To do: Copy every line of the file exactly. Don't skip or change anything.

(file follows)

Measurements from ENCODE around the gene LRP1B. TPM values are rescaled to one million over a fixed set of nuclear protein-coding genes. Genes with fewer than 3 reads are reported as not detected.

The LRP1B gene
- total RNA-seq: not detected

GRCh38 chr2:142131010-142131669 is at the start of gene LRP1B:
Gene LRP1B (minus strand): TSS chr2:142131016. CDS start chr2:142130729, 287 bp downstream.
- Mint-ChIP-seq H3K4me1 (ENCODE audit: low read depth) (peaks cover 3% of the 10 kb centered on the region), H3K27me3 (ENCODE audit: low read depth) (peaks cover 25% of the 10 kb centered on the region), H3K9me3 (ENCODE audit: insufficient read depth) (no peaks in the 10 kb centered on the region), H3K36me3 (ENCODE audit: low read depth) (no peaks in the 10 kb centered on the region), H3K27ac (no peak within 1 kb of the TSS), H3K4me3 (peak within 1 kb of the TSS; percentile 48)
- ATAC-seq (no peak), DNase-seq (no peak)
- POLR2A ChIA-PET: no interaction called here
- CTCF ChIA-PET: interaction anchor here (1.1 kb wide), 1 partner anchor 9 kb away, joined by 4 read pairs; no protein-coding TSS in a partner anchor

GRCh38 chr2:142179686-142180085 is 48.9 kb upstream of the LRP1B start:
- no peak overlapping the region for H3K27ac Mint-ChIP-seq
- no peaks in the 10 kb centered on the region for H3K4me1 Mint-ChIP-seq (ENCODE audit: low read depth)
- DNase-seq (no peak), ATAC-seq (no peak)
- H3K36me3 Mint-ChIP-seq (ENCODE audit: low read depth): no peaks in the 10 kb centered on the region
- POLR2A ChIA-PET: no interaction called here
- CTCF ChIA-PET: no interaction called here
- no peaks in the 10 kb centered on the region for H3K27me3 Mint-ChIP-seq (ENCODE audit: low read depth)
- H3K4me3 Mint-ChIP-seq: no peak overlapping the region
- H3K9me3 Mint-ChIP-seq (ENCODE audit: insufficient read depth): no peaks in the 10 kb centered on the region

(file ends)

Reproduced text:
Measurements from ENCODE around the gene LRP1B. TPM values are rescaled to one million over a fixed set of nuclear protein-coding genes. Genes with fewer than 3 reads are reported as not detected.

The LRP1B gene
- total RNA-seq: not detected

GRCh38 chr2:142131010-142131669 is at the start of gene LRP1B:
Gene LRP1B (minus strand): TSS chr2:142131016. CDS start chr2:142130729, 287 bp downstream.
- Mint-ChIP-seq H3K4me1 (ENCODE audit: low read depth) (peaks cover 3% of the 10 kb centered on the region), H3K27me3 (ENCODE audit: low read depth) (peaks cover 25% of the 10 kb centered on the region), H3K9me3 (ENCODE audit: insufficient read depth) (no peaks in the 10 kb centered on the region), H3K36me3 (ENCODE audit: low read depth) (no peaks in the 10 kb centered on the region), H3K27ac (no peak within 1 kb of the TSS), H3K4me3 (peak within 1 kb of the TSS; percentile 48)
- ATAC-seq (no peak), DNase-seq (no peak)
- POLR2A ChIA-PET: no interaction called here
- CTCF ChIA-PET: interaction anchor here (1.1 kb wide), 1 partner anchor 9 kb away, joined by 4 read pairs; no protein-coding TSS in a partner anchor

GRCh38 chr2:142179686-142180085 is 48.9 kb upstream of the LRP1B start:
- no peak overlapping the region for H3K27ac Mint-ChIP-seq
- no peaks in the 10 kb centered on the region for H3K4me1 Mint-ChIP-seq (ENCODE audit: low read depth)
- DNase-seq (no peak), ATAC-seq (no peak)
- H3K36me3 Mint-ChIP-seq (ENCODE audit: low read depth): no peaks in the 10 kb centered on the region
- POLR2A ChIA-PET: no interaction called here
- CTCF ChIA-PET: no interaction called here
- no peaks in the 10 kb centered on the region for H3K27me3 Mint-ChIP-seq (ENCODE audit: low read depth)
- H3K4me3 Mint-ChIP-seq: no peak overlapping the region
- H3K9me3 Mint-ChIP-seq (ENCODE audit: insufficient read depth): no peaks in the 10 kb centered on the region